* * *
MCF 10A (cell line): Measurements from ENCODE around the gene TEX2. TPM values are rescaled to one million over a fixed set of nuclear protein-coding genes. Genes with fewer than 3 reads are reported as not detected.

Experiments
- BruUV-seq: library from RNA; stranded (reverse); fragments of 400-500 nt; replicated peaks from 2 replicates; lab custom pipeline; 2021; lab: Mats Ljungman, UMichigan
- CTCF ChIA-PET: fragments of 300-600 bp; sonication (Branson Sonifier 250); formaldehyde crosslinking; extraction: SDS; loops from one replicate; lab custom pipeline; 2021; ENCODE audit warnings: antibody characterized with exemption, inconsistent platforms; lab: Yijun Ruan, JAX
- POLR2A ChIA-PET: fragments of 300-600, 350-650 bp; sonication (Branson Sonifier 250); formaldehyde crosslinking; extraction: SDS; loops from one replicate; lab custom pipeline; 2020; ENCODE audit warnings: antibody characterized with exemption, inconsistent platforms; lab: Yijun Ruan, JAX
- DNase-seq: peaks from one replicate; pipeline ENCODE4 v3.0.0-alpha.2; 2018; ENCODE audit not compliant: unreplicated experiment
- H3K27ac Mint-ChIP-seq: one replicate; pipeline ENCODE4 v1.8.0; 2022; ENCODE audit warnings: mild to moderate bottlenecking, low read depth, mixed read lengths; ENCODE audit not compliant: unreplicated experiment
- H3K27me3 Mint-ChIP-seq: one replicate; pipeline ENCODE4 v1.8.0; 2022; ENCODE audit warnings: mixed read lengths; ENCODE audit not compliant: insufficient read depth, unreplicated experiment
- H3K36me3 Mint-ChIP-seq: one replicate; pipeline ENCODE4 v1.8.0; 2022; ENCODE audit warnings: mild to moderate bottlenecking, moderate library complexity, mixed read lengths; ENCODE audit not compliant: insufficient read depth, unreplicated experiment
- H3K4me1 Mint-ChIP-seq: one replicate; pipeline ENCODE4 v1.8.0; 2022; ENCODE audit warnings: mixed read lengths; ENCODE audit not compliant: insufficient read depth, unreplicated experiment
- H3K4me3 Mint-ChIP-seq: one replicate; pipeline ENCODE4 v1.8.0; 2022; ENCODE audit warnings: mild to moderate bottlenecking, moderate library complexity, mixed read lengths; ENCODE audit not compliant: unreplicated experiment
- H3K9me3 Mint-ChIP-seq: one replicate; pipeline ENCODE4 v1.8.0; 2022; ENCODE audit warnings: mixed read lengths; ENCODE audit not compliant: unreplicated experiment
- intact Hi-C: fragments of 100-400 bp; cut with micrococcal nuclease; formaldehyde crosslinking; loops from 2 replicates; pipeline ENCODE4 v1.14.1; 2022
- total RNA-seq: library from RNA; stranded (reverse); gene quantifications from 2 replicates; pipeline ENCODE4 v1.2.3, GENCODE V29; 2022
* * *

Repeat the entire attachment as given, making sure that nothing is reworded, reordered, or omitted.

MCF 10A (cell line): Measurements from ENCODE around the gene TEX2. TPM values are rescaled to one million over a fixed set of nuclear protein-coding genes. Genes with fewer than 3 reads are reported as not detected.

Experiments
- BruUV-seq: library from RNA; stranded (reverse); fragments of 400-500 nt; replicated peaks from 2 replicates; lab custom pipeline; 2021; lab: Mats Ljungman, UMichigan
- CTCF ChIA-PET: fragments of 300-600 bp; sonication (Branson Sonifier 250); formaldehyde crosslinking; extraction: SDS; loops from one replicate; lab custom pipeline; 2021; ENCODE audit warnings: antibody characterized with exemption, inconsistent platforms; lab: Yijun Ruan, JAX
- POLR2A ChIA-PET: fragments of 300-600, 350-650 bp; sonication (Branson Sonifier 250); formaldehyde crosslinking; extraction: SDS; loops from one replicate; lab custom pipeline; 2020; ENCODE audit warnings: antibody characterized with exemption, inconsistent platforms; lab: Yijun Ruan, JAX
- DNase-seq: peaks from one replicate; pipeline ENCODE4 v3.0.0-alpha.2; 2018; ENCODE audit not compliant: unreplicated experiment
- H3K27ac Mint-ChIP-seq: one replicate; pipeline ENCODE4 v1.8.0; 2022; ENCODE audit warnings: mild to moderate bottlenecking, low read depth, mixed read lengths; ENCODE audit not compliant: unreplicated experiment
- H3K27me3 Mint-ChIP-seq: one replicate; pipeline ENCODE4 v1.8.0; 2022; ENCODE audit warnings: mixed read lengths; ENCODE audit not compliant: insufficient read depth, unreplicated experiment
- H3K36me3 Mint-ChIP-seq: one replicate; pipeline ENCODE4 v1.8.0; 2022; ENCODE audit warnings: mild to moderate bottlenecking, moderate library complexity, mixed read lengths; ENCODE audit not compliant: insufficient read depth, unreplicated experiment
- H3K4me1 Mint-ChIP-seq: one replicate; pipeline ENCODE4 v1.8.0; 2022; ENCODE audit warnings: mixed read lengths; ENCODE audit not compliant: insufficient read depth, unreplicated experiment
- H3K4me3 Mint-ChIP-seq: one replicate; pipeline ENCODE4 v1.8.0; 2022; ENCODE audit warnings: mild to moderate bottlenecking, moderate library complexity, mixed read lengths; ENCODE audit not compliant: unreplicated experiment
- H3K9me3 Mint-ChIP-seq: one replicate; pipeline ENCODE4 v1.8.0; 2022; ENCODE audit warnings: mixed read lengths; ENCODE audit not compliant: unreplicated experiment
- intact Hi-C: fragments of 100-400 bp; cut with micrococcal nuclease; formaldehyde crosslinking; loops from 2 replicates; pipeline ENCODE4 v1.14.1; 2022
- total RNA-seq: library from RNA; stranded (reverse); gene quantifications from 2 replicates; pipeline ENCODE4 v1.2.3, GENCODE V29; 2022